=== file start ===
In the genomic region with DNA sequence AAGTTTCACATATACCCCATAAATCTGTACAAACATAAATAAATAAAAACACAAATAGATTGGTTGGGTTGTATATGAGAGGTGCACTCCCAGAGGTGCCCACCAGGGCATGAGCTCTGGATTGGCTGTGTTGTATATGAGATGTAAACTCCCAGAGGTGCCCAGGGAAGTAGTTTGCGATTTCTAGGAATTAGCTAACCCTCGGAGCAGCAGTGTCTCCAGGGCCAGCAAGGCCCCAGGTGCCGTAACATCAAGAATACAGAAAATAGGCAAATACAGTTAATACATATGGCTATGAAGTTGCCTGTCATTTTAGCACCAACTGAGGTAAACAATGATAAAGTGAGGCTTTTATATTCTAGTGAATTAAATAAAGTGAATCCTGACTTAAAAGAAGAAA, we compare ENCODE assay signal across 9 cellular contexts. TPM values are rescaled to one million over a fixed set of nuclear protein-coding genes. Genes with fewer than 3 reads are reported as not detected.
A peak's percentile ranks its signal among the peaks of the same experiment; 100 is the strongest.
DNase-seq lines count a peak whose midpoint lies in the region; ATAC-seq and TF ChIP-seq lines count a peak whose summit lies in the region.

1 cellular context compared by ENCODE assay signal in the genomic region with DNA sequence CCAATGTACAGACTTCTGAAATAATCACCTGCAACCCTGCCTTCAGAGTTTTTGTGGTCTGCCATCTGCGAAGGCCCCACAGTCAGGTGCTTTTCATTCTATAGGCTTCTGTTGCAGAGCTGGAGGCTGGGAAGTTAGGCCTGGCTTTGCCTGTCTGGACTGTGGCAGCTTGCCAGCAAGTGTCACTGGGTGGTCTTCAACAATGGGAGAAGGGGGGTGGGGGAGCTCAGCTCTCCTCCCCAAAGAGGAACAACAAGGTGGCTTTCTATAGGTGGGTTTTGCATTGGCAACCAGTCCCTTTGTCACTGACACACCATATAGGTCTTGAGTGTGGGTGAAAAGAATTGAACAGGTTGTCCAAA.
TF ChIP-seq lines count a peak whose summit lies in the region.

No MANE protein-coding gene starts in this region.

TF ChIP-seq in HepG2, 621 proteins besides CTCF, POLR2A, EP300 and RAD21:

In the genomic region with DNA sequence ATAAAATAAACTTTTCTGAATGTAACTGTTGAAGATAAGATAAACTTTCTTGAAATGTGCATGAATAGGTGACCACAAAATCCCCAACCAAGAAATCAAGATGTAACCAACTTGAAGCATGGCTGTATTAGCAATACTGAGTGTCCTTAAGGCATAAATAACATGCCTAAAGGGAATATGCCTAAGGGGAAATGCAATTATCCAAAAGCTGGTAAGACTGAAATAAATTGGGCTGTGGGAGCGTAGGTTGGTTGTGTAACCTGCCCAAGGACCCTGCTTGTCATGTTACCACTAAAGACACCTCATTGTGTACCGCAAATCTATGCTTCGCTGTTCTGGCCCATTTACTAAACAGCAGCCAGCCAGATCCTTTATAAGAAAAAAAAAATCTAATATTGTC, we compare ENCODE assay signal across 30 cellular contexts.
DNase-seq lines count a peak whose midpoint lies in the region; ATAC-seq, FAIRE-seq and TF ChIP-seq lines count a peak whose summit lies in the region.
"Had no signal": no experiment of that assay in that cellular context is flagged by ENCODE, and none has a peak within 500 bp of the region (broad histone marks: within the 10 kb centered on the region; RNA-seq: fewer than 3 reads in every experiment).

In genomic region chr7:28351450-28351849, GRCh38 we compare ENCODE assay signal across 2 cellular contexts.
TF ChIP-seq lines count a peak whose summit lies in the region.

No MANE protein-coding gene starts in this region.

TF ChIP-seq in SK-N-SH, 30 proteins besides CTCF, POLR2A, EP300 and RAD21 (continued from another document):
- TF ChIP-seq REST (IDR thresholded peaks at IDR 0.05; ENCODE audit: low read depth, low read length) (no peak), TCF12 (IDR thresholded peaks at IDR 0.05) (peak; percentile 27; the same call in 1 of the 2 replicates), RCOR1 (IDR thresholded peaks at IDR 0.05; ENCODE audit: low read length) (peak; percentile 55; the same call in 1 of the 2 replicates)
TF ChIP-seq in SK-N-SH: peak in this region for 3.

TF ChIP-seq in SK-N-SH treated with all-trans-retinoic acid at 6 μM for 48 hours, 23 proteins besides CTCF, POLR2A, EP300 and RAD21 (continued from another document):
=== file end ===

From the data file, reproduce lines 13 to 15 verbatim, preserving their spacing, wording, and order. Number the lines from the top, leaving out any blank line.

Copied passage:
No MANE protein-coding gene starts in this region.

TF ChIP-seq in SK-N-SH, 30 proteins besides CTCF, POLR2A, EP300 and RAD21 (continued from another document):
- TF ChIP-seq REST (IDR thresholded peaks at IDR 0.05; ENCODE audit: low read depth, low read length) (no peak), TCF12 (IDR thresholded peaks at IDR 0.05) (peak; percentile 27; the same call in 1 of the 2 replicates), RCOR1 (IDR thresholded peaks at IDR 0.05; ENCODE audit: low read length) (peak; percentile 55; the same call in 1 of the 2 replicates)